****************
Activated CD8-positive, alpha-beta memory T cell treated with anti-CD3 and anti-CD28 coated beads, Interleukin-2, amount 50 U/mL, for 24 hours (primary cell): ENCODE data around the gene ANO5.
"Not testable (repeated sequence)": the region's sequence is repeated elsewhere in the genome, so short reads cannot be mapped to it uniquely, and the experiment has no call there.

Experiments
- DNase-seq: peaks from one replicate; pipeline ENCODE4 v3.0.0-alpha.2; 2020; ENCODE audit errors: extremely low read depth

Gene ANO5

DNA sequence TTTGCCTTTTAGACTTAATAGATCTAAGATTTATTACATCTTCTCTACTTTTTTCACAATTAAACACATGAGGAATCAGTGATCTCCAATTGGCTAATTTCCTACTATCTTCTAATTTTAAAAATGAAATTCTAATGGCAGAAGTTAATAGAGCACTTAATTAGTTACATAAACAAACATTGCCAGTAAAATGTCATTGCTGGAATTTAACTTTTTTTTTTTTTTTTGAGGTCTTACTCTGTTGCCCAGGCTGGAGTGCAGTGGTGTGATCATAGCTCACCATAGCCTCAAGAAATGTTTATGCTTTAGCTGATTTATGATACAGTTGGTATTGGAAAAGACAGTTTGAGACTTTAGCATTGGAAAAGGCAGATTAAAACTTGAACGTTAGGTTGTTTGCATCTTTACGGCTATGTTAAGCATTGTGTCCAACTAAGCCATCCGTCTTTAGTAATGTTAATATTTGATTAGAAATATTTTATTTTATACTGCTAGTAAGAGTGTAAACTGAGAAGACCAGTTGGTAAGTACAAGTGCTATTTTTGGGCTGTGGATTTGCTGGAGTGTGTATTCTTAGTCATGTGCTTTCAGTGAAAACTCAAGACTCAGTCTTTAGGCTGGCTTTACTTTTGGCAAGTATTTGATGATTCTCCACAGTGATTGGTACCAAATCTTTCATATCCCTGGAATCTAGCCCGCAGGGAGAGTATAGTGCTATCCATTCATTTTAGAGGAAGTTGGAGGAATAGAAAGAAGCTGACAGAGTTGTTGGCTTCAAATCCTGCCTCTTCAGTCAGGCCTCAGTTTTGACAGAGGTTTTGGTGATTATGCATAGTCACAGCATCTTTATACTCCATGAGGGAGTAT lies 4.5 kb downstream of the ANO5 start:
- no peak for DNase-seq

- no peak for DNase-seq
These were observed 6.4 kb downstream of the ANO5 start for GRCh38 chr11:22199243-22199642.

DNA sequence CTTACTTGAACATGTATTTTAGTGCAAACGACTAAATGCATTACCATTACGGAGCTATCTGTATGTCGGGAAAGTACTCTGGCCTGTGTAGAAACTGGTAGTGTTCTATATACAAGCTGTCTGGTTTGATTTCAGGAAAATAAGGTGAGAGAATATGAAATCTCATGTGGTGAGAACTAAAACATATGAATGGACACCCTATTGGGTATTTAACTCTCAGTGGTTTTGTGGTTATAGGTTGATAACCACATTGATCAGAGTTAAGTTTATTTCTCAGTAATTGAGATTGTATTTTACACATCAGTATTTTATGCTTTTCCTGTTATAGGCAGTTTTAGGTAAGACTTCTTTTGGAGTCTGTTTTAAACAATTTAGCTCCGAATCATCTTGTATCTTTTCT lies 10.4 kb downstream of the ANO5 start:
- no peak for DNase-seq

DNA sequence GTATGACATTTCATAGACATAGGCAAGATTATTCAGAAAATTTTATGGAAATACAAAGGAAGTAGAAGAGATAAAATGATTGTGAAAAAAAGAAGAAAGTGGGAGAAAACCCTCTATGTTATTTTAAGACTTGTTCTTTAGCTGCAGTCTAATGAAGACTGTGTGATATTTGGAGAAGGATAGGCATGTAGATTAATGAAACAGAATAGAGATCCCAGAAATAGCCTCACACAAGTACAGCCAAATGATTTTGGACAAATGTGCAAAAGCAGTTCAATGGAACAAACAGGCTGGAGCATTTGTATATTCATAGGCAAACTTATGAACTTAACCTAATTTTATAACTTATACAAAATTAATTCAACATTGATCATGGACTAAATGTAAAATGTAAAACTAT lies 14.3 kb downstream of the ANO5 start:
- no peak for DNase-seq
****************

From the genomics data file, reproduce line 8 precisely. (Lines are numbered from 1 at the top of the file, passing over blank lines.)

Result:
- no peak for DNase-seq